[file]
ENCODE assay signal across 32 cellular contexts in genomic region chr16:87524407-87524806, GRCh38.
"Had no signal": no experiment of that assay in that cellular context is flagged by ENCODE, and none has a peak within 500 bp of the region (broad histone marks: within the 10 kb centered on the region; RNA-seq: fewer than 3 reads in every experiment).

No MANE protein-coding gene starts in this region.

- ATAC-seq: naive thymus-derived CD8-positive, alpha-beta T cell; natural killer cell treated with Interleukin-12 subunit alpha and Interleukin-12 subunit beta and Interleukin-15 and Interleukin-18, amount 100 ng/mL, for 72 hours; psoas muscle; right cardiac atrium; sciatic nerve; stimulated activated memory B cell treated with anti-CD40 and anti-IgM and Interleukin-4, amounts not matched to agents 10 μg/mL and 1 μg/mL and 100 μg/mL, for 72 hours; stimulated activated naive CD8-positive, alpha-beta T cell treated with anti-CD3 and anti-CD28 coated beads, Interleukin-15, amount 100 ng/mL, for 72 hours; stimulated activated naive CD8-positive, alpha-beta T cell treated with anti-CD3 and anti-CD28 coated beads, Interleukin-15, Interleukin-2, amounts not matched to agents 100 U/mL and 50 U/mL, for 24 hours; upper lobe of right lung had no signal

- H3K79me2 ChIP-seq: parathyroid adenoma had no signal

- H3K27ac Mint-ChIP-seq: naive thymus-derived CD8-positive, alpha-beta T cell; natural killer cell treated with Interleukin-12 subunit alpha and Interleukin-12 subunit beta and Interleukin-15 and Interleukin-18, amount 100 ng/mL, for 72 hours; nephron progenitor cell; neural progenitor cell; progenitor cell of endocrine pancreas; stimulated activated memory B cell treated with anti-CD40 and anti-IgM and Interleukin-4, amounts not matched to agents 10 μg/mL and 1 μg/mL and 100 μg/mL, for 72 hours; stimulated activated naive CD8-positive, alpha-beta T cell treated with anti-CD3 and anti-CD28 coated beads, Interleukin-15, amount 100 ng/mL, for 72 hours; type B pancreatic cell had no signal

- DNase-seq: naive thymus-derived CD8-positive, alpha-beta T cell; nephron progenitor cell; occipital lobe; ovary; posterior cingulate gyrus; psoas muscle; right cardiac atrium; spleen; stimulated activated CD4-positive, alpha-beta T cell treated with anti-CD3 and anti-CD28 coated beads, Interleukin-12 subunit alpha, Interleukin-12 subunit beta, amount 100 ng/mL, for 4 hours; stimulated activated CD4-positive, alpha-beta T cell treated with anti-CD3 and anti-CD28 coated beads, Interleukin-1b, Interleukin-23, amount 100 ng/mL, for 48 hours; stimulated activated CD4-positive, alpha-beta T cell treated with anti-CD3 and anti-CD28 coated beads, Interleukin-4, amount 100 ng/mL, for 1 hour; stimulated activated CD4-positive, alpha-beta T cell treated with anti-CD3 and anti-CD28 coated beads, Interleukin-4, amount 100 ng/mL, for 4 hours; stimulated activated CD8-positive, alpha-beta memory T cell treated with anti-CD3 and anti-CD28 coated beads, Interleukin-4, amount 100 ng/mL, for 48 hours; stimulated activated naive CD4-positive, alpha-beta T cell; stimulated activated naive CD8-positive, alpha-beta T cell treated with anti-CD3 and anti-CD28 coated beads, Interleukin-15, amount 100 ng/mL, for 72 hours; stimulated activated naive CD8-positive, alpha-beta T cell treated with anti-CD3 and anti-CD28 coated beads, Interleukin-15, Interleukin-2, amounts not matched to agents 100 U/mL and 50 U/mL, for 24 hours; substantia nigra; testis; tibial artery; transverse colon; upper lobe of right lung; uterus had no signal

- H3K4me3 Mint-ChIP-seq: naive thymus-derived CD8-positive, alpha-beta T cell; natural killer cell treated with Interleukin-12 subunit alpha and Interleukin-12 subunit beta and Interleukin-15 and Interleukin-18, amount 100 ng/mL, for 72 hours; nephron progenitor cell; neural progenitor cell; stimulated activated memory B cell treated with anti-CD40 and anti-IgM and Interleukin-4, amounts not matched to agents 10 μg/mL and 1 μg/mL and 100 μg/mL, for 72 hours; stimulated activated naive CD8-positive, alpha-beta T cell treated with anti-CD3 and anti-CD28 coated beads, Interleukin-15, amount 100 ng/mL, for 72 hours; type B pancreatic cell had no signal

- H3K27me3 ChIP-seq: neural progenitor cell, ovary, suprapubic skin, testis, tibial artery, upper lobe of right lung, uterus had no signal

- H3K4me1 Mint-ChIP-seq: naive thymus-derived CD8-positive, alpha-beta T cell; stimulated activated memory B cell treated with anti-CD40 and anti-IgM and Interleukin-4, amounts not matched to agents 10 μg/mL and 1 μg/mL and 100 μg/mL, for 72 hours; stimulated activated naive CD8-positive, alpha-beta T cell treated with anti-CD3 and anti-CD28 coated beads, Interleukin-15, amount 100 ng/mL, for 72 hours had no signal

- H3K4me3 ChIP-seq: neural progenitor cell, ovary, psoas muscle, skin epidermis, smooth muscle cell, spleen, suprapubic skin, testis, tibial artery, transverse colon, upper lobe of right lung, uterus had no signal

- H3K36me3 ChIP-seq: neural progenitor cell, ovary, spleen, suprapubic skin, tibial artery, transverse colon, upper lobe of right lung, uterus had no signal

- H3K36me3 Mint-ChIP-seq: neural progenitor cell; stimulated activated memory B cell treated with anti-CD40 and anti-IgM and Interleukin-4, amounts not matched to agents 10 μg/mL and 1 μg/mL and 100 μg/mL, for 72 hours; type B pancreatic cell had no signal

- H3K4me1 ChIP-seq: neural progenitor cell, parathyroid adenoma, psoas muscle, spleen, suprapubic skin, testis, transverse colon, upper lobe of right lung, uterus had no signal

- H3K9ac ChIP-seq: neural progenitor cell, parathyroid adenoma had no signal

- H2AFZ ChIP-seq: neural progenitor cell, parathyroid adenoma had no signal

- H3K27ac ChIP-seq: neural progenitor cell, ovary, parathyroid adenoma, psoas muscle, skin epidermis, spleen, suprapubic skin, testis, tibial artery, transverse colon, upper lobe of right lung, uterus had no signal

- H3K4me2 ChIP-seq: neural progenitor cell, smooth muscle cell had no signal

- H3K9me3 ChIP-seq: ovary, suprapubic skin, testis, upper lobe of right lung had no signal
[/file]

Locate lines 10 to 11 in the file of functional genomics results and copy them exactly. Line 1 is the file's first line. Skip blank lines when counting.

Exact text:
- H3K4me1 Mint-ChIP-seq: naive thymus-derived CD8-positive, alpha-beta T cell; stimulated activated memory B cell treated with anti-CD40 and anti-IgM and Interleukin-4, amounts not matched to agents 10 μg/mL and 1 μg/mL and 100 μg/mL, for 72 hours; stimulated activated naive CD8-positive, alpha-beta T cell treated with anti-CD3 and anti-CD28 coated beads, Interleukin-15, amount 100 ng/mL, for 72 hours had no signal

- H3K4me3 ChIP-seq: neural progenitor cell, ovary, psoas muscle, skin epidermis, smooth muscle cell, spleen, suprapubic skin, testis, tibial artery, transverse colon, upper lobe of right lung, uterus had no signal